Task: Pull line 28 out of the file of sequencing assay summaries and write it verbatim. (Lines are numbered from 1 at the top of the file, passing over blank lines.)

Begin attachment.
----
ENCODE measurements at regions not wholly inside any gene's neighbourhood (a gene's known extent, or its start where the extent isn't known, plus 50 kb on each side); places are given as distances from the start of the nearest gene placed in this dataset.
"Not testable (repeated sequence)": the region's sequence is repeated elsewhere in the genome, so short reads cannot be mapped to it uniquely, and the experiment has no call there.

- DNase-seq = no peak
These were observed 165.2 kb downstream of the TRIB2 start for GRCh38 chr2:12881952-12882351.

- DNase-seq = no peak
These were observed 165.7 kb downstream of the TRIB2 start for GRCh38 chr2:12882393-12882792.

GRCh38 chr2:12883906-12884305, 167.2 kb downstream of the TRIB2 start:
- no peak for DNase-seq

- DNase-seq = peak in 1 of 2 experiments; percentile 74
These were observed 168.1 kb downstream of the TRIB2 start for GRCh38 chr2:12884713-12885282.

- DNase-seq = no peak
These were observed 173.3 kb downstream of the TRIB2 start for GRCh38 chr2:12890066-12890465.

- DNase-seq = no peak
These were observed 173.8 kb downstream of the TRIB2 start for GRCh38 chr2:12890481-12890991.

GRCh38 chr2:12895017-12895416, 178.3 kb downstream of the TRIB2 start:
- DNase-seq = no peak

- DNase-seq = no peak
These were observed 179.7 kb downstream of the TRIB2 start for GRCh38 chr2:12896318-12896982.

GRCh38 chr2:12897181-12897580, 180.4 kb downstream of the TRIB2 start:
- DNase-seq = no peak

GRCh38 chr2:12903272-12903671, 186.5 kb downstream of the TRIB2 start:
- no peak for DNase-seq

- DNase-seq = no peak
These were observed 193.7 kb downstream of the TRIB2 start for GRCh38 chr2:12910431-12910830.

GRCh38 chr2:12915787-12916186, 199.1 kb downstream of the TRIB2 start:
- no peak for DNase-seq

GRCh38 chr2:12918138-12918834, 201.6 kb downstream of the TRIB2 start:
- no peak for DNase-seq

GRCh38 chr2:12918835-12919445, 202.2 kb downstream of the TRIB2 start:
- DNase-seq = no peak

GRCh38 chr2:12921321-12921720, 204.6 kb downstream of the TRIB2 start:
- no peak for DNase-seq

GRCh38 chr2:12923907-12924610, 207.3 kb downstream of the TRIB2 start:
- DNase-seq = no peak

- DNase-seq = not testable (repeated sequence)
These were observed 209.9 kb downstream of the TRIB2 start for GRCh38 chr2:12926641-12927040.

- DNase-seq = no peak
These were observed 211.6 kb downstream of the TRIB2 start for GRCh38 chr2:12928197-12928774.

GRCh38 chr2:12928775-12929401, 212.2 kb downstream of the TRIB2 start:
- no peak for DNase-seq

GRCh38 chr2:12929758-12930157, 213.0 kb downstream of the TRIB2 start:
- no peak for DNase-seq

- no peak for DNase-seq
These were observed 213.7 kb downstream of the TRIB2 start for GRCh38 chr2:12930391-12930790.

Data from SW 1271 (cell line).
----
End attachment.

- no peak for DNase-seq